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BOOK REVIEW: Flawed by Cecelia Ahern

| 3 September 2016 | Reply

BOOK REVIEW: Flawed by Cecelia Ahern

Harper Collins
March 2016
Paperback, $19.99
Reviewed by Amy Briggs

Young Adult/Paranormal



When I was a child, I always thought that to run away you had to physically get up and run, like children in films. A hateful shout, a slam of a door, then run. I’ve learned that lots of people run away without even going anywhere. I see it in Mum’s newly polished face; I see it when Dad disappears into his head at the dinner table; I see it when Ewan gets down on the ground and really focuses on his cars and helicopters. Juniper does it when she puts on her headphones and blares her music with her back to the world. I’ve never known how to do it before.

Celestine lives in a country where society strives towards perfection and Celestine is the perfect citizen. People who are not perfect are branded as Flawed, forever marked with F for their mistakes against society:

The Flawed are regular citizens who have made moral or ethical mistakes… On Naming Day, the judges decide whether the accused is Flawed. If so, their flaws are publicly named and their skin is seared with the F brand in one of five places. The branding location depends on their error of judgment. They are not imprisoned; they haven’t done anything illegal, but they have carried out acts that are seen as damaging to society. They still live among us, only ostracised, and under separate rules.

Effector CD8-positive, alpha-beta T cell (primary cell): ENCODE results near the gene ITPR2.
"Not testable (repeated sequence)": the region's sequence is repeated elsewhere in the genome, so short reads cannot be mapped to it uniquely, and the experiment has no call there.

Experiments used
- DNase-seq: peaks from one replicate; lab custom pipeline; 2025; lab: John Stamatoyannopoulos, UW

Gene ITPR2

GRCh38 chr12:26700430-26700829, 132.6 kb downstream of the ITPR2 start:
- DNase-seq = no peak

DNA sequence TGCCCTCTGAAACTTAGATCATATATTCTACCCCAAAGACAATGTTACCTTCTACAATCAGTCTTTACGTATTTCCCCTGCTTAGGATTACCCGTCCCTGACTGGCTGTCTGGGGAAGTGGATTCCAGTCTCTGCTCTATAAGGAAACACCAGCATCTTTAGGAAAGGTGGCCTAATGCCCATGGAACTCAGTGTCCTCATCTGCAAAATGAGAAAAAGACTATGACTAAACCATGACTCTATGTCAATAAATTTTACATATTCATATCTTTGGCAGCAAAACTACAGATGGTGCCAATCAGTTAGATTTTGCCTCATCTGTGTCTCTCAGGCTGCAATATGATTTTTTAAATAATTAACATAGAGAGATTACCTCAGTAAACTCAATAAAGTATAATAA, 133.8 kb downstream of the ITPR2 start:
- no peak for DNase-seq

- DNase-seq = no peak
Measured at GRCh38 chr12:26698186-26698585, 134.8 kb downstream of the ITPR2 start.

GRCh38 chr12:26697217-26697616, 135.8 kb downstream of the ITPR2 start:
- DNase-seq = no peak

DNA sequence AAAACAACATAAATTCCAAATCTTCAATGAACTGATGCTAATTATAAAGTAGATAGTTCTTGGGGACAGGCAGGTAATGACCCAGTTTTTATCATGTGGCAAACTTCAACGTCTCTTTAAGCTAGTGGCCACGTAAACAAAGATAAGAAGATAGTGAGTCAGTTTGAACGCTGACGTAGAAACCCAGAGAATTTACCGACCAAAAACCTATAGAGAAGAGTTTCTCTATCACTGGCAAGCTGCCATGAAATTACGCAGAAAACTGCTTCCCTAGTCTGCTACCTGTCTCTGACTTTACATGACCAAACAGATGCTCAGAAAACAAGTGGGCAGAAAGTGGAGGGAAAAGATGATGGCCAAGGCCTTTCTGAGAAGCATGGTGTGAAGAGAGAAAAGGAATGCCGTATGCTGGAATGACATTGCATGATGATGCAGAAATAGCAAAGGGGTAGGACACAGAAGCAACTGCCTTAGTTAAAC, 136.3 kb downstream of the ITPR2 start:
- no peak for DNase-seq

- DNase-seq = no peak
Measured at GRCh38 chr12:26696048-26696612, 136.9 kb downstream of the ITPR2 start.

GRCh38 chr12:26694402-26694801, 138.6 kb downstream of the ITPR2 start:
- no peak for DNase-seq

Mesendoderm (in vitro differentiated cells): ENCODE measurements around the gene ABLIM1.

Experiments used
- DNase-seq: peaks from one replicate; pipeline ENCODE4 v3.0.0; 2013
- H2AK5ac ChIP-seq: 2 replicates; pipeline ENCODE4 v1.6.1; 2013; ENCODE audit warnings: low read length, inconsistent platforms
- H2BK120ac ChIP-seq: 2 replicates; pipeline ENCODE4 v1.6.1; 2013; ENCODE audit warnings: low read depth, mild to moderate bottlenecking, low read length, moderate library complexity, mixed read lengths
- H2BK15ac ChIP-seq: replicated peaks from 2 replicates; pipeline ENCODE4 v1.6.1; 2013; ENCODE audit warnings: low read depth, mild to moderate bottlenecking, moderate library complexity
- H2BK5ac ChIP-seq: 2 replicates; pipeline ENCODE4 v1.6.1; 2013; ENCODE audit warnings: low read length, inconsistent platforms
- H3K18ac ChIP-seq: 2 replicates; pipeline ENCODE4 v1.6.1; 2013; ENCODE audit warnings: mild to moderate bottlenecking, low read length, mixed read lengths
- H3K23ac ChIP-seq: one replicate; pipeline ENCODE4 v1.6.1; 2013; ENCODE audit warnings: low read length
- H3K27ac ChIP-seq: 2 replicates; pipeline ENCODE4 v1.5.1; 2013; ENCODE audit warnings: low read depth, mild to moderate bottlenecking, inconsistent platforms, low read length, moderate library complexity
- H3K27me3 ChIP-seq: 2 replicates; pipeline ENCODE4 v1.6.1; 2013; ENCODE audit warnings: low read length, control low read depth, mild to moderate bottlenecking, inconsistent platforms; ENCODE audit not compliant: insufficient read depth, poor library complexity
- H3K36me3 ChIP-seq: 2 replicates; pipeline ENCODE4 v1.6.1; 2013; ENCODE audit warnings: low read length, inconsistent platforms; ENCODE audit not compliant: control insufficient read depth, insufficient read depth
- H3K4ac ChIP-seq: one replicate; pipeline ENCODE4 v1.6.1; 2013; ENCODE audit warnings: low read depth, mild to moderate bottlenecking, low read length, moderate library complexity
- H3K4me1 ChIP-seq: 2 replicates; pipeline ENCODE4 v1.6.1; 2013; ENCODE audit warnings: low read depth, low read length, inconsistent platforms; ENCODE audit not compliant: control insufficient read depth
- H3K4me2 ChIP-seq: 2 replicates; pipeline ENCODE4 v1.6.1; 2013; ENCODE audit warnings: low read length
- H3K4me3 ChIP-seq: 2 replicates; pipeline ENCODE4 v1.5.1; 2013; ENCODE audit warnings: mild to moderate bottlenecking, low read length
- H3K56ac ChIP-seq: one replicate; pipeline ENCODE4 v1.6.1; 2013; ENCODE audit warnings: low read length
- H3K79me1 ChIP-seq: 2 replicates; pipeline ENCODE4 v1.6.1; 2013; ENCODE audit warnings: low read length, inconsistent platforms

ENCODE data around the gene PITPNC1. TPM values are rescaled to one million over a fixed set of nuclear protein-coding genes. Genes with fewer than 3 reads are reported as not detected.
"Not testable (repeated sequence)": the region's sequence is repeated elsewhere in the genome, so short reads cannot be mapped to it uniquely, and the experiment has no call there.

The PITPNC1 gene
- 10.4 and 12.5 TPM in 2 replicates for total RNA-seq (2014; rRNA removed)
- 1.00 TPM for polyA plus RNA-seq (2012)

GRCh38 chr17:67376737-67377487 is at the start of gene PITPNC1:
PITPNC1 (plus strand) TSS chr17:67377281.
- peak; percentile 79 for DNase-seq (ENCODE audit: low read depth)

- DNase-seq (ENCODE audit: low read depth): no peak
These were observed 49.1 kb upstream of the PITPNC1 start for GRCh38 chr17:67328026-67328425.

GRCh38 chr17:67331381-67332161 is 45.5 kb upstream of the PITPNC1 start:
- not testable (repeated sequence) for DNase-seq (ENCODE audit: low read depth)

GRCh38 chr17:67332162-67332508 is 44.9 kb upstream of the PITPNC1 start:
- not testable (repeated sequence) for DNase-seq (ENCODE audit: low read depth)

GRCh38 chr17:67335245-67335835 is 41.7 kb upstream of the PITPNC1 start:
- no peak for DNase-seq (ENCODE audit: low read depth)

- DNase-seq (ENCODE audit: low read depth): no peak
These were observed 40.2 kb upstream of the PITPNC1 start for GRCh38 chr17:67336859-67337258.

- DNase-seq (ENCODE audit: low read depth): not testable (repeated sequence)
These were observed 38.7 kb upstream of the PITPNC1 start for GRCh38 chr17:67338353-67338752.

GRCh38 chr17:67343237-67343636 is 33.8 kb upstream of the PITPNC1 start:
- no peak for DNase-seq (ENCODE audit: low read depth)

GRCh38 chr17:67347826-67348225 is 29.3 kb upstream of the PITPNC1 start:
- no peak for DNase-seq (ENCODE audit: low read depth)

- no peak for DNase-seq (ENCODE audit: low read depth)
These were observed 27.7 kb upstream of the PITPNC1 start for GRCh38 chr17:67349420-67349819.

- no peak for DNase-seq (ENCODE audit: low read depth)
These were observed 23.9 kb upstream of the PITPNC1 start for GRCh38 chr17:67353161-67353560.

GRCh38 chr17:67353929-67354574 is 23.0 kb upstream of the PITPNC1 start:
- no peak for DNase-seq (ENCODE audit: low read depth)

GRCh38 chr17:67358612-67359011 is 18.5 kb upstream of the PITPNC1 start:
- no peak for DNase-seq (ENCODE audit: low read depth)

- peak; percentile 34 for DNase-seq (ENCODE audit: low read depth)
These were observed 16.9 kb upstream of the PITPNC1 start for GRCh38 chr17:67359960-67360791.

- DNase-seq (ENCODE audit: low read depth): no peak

Celestine North loves reason. She aspires to be a mathematician and sees things in black and white. Celestine is one of The Guild’s biggest supporters; she believes its structure makes rational sense to keep society in order. .

I’m a girl of definitions, of logic, of black and white.

But Celestine is severely shaken and begins to questions her world when a close family friend is branded as Flawed. Suddenly Celestine sees cracks in her society’s system and impulsively acts on it, but this mistake transforms her life forever. Now she is one of the Flawed, a minority of society and imperfect in her perfect world.

For this reader, Cecelia Ahern has done it again. A prolific writer in adult novels, her first YA has the same tone and flow as her previous novels.

A dystopian young adult paranormal, with tones similar to ‘The Hunger Games’, this first novel of a coming of age series, has the perfect protagonist as she realises that her childlike adoration of the adults in her life aren’t all that she viewed them to be. Celestine feels alone, but as the novel unfolds, she finds an inner strength to strive to continue to believe in what she feels should be ethically right. Celestine is a reluctant hero, but like all heroes, she endeavors to make things right when things are so uncomfortably wrong.

Ahern shows excellent skill in developing her characters as, alongside Celestine, we are equally intrigued by other characters roles in her story. Ahern also builds a superb realm with scenes that keep you glued to the pages as they unfurl right into your imagination.

This is a great start to the series and this reader impatiently awaits the second installment!

Category: Book Reviews, Other Reviews

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